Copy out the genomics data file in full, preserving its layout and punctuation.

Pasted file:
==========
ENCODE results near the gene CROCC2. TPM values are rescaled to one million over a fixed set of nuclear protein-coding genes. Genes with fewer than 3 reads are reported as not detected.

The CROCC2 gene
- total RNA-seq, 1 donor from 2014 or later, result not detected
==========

ENCODE results near the gene CROCC2. TPM values are rescaled to one million over a fixed set of nuclear protein-coding genes. Genes with fewer than 3 reads are reported as not detected.

The CROCC2 gene
- total RNA-seq, 1 donor from 2014 or later, result not detected